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Furosemide


Dose & administration
1-2 mg/kg/dose. Intravenous injection or oral administration, intermittently or on a regular basis once or twice per 24 hours.
Can be given as intravenous infusion from 0.1-0.2 mg/kg/h. If oliguria persists, the infusion rate may be increased to 0.4 mg/kg/h.
Lower and less frequent doses should be considered to preterm infants

Indications
Need to increase diuresis. May be used in various conditions complicated by fluid retention and/or low urine output.

Contraindications and special considerations
Use cautiously in extremely preterm infants, in infants with renal impairment, in infants with severe jaundice and in infants with hyponatremia and/or hypokalemia.
Furosemide injection solution has an alcalotic pH of ~9 and should not be mixed with acidic solutions with pH<5.5, as furosemide may precipitate.

Adverse effects
Electrolyte disturbances including hypochloremic alkalosis
Nephrocalcinosis
Risk of bone demineralization
Hyperuricemia
Ototoxicity
Cholestatic jaundice/cholelithiasis
Drug fever
Skin reactions including Stevens-Johnson syndrome

Pharmacological  aspects
Furosemide acts on the loop of Henley with a rapid onset. The chloride site of the Na/K/Cl-channel is blocked and sodium reabsorption is inhibited, leading to diuresis. Chloride site blockade leads to increased excretion of potassium and chloride, and reduced absorption of calcium and magnesium. Repeated administration leads to pharmacologic tolerance.

Gastric pH, delayed gastric emptying and slower intestinal transit time influence absorption of diuretics in infants.

Renal and hepatic pathways eliminate furosemide. In neonates, non-renal clearance is limited, but non-renal clearance increases during childhood. Half times in newborn infants varies but extends over 8-24 hours. Preterm infants have longer half times than term infants, and clearance improves with postnatal age.

Furosemide displaces other drugs bound to albumin, and critically ill infants may risk increased levels of free bilirubin.

References
Segar. Neonatal Diuretic Therapy: Furosemide, Thiazides, and Spironolactone. Clin Perinatol 2012;39:209–220. PMID 22341547.
Pacifici.Clinical pharmacology of furosemide in neonates: a Review. Pharmaceuticals (Basel). 2013 Sep 5;6(9):1094-129. PMID 24276421.
Pacifici. Clinical Pharmacology of the Loop Diuretics Furosemide and Bumetanide in Neonates and Infants. Pediatr Drugs 2012;14:233-246. PMID 22702741.
van der Vorst. Diuretics in Pediatrics. Pediatr Drugs 2006;8:245-264. PMID 16898855.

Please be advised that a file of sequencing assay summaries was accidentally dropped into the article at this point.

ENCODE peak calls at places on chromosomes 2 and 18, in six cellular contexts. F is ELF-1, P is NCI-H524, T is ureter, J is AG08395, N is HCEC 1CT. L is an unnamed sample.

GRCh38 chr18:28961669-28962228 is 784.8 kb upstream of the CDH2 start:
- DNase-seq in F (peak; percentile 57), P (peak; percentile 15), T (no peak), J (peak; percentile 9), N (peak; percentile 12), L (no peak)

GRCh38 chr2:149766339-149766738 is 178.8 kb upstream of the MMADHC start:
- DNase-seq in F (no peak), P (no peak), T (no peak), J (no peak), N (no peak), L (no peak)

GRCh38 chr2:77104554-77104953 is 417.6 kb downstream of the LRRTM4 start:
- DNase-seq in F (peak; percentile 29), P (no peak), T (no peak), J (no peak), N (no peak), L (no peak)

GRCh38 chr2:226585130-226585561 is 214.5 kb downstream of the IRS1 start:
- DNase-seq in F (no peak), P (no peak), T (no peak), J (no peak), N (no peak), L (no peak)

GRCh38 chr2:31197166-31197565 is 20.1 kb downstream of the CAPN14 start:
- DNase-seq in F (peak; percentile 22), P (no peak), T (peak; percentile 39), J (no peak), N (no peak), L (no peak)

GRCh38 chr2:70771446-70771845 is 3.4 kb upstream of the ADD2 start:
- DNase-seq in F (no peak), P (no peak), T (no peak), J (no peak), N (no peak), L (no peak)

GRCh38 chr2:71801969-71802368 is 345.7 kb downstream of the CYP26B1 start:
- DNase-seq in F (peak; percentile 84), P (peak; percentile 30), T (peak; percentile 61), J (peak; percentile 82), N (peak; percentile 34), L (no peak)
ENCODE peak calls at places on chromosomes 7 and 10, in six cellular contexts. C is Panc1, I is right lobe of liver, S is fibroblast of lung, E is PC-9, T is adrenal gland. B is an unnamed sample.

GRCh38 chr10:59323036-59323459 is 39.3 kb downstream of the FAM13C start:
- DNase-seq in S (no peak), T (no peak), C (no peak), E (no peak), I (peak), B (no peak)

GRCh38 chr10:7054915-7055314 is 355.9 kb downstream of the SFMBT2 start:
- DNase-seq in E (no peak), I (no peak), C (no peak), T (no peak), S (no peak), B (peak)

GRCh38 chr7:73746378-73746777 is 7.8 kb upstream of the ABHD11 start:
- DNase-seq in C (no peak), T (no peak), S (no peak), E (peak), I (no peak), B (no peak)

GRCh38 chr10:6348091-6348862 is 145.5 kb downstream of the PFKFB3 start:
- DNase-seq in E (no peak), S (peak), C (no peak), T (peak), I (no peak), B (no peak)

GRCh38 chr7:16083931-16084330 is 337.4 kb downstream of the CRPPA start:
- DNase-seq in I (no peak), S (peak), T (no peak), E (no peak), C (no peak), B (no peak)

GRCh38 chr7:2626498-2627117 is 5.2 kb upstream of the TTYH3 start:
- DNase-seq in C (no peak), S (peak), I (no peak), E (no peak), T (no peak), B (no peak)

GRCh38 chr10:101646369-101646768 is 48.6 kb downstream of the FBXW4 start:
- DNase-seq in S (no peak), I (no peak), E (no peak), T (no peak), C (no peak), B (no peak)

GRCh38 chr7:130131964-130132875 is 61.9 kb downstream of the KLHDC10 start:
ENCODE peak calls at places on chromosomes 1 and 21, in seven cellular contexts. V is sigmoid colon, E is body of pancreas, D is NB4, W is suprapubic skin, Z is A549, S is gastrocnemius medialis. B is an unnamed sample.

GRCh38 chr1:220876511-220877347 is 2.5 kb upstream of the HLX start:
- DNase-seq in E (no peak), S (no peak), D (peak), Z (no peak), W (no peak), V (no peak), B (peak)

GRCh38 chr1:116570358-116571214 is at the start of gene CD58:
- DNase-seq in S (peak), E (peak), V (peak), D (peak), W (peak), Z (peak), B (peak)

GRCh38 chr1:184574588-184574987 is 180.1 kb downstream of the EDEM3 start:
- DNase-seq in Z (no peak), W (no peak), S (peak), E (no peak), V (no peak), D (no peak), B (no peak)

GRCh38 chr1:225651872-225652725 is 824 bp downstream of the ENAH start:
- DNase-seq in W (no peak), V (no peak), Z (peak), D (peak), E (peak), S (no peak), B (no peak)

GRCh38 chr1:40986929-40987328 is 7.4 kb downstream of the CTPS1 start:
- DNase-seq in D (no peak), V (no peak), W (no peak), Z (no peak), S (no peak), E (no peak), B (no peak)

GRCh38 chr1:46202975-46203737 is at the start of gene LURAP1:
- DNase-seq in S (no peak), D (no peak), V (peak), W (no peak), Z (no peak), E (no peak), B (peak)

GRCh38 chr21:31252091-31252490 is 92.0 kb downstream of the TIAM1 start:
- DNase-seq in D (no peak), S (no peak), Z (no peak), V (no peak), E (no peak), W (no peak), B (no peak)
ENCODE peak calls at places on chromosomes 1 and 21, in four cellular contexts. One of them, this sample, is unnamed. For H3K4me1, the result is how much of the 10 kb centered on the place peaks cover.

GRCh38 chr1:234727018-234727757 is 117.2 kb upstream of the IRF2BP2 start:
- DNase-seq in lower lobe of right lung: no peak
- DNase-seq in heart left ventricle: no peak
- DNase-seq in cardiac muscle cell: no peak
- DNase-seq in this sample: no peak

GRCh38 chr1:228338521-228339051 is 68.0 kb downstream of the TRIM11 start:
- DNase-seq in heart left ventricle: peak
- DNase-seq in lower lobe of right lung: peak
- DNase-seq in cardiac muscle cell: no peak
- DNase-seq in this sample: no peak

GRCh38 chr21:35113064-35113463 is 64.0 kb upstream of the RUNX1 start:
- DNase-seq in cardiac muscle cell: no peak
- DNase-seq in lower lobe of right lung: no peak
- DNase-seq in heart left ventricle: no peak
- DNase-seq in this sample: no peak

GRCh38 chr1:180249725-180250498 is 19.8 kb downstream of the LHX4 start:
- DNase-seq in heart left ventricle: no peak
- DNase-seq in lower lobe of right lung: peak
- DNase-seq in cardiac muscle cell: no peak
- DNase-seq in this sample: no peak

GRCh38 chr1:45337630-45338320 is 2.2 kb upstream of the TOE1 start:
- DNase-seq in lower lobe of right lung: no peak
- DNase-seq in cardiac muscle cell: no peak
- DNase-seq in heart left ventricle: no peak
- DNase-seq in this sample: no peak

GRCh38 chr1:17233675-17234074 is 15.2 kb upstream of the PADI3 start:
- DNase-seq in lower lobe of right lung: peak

Document version history
Created 2016-05-15 / Stefan Johansson
Revised 2016-05-25 / Stefan Johansson



Recommended Comments

I wonder if it will be useful to add incompatibility clause:

Furosemide has a pH of 8.7-9.3 and therefore should not
be mixed with acidic solutions of pH <5.5.
This includes glucose 5% and 10%, Ambisome®,
caffeine, ciprofloxacin, dobutamine, dopamine,
erythromycin, esmolol, fluconazole, gentamicin,
midazolam, morphine,

  • Upvote 1

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Hi Stefan,

maybe you would like to add this (excellent) review too:

Pacifici GM: Clinical Pharmacology of Furosemide in Neonates: A Review. Pharmaceuticals (Basel) 2013;6:1094–1129.

There is some growing evidence of concerns about the furosemid interaction with chondrocytes in the growth plate leading to growth restriction:
 
1.
Bush PG, Pritchard M, Loqman MY, Damron TA, Hall AC: A key role for membrane transporter NKCC1 in mediating chondrocyte volume increase in the mammalian growth plate. J Bone Miner Res 2010 Jul;25:1594–1603.
2.
Iwamoto LM, Fujiwara N, Nakamura KT, Wada RK: Na-K-2Cl cotransporter inhibition impairs human lung cellular proliferation. Am J Physiol Lung Cell Mol Physiol 2004 Sep;287:L510–514.
3.
Koo WW, Guan ZP, Tsang RC, Laskarzewski P, Neumann V: Growth failure and decreased bone mineral of newborn rats with chronic furosemide therapy. Pediatr Res 1986 Jan;20:74–78.

Greetings from the rainy south side of the town :-)

Dirk

  • Upvote 2

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@wackdi Great feedback, I add the review you suggest, it is great!
The concerns about interactions with chondrocytes is also very interesting and is def one more reason to be restrictive with the use of furosemide.
BTW, thanks for commenting, this is exactly how we want this Pharmacopedia to evolve, like an interactive NeoFax :) 

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